New Zealand based blockchain based payments system Choice has raised the equivalent of NZ$1 million in funding in the form of XEM cryptocurrency.
Choice, founded in 2017, claims to be the first blockchain project out of New Zealand to secure non-equity funding from the NEM.io Foundation, the Singapore based not-for-profit organisation behind XEM whose stated purpose is “to introduce, educate, and promote the use of the NEM blockchain technology platform on an international scale to all industries and institutions.”
It opened an office in New Zealand in December 2017 saying as part of what it said was $US40 million global expansion plan, and was promoting, in New Zealand, a $US90 million ($130m) global development fund that it said would help kick start local blockchain companies.
Recipients of NEM blockchain community funding are chosen through community voting, with companies posting the concept for their startup or business on NEM community forums, which are then voted on by users. Successful companies are then presented to the NEM.io Foundation, which carries out due diligence before issuing the funding.
Choice describes itself as a payments gateway platform that aims to greatly reduce the two to six percent transaction fees that electronic card transaction companies such as Visa and Mastercard pass on to merchants, by proving a direct transfer infrastructure between customers and merchants.
It promises to donate half of those merchant savings to registered charities of the consumers’ choice.
Ossie Amir, co-founder and blockchain lead at Choice, said the project was the first in the world to integrate fiat payment transactions with blockchain infrastructure in order to make a social difference.
"Nowhere in the world is there an agreed standard for the measurement of social impact,” he said. “Choice has set out to empower the growing number of consumers wanting to make a positive change in the world and create a new measurable way to track the impact of charitable donations.”
NEM.io Foundation for Australia and New Zealand, Jason Lee, said the organisation saw Choice as “a leading contender to showcase the practical use of the NEM blockchain to the entire world.”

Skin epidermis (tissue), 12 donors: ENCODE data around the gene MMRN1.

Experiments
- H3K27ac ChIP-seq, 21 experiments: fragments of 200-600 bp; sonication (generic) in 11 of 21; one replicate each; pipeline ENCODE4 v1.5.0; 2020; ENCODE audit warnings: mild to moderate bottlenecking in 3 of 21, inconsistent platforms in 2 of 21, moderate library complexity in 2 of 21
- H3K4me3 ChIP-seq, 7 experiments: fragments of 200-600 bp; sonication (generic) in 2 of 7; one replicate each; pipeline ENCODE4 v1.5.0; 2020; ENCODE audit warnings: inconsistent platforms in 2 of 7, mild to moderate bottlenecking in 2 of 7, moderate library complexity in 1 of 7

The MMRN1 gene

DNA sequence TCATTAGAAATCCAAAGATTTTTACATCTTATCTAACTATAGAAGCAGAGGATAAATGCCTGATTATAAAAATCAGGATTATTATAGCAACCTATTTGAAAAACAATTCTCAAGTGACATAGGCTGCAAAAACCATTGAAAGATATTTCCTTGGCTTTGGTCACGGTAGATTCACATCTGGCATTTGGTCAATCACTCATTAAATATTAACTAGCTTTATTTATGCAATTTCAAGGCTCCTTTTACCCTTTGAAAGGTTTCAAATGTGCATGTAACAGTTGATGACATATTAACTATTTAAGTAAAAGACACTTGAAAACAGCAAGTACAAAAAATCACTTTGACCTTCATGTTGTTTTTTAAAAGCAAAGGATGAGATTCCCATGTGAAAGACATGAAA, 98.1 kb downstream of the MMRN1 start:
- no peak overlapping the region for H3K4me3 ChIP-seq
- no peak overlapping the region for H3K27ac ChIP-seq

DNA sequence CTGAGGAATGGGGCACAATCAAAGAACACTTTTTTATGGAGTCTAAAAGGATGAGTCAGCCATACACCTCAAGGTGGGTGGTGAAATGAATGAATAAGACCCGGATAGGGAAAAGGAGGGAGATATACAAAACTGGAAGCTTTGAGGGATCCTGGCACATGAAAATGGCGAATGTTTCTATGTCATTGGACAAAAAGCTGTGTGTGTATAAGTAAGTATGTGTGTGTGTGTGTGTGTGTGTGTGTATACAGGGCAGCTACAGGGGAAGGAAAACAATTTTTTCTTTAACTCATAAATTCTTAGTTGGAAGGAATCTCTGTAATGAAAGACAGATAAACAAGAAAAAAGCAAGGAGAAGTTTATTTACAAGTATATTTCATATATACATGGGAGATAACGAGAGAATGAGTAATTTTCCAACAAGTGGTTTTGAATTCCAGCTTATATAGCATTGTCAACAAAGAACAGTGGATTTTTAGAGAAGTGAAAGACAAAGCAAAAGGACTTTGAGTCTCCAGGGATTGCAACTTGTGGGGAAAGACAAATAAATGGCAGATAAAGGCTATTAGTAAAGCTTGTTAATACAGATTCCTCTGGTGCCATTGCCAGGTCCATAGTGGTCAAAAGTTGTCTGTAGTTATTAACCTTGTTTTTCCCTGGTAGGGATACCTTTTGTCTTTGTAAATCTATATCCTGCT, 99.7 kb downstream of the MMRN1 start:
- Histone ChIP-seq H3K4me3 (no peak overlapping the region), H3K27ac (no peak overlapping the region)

Choice says it is refining its beta product and expects to implement the service with a number of New Zealand hospitality businesses. It has been working in Wellington at Creative HQ for the past six weeks as part of the Kiwibank Fintech Accelerator program and says it is working closely with New Zealand regulators.
NZ becoming “a global blockchain centre”
FintechNZ general manager James Brown said this week that New Zealand was becoming a global blockchain centre.
"There are a growing number of blockchain launches involving Kiwi firms including Blockchain Lab NZ which has helped raise over NZ$410 million through initial coin offerings,” he said.
"Some of New Zealand’s tech stars are involved in a global team which recently launched the world’s first ever blockchain platform for the multi-billion-dollar global online ratings and review industry.
"Kiwis involved included the 2017 New Zealand chief executive of the year award winner Leigh Flounders, NZTech and FintechNZ chair Mitchell Pham and Blockchain Labs NZ chief executive Mark Pascall.”
According to Brown, the blockchain platform lina.review will change an entire global industry and demonstrate how blockchain can solve real world problems.
He listed other notable achievements as being:
• A New Zealand financial technology advisory services provider, Capital Trust Group (CTG), has forged partnerships to form three blockchain projects in Wellington;
• Kiwi firm Centrality recently raised the equivalent of $110.5 million in virtual currency that can be used in an online marketplace.
• Christchurch based Cryptopia has grown from being a two-person team 12 months ago to employing 50 people and being one of the larger cryptocurrency exchanges in the world.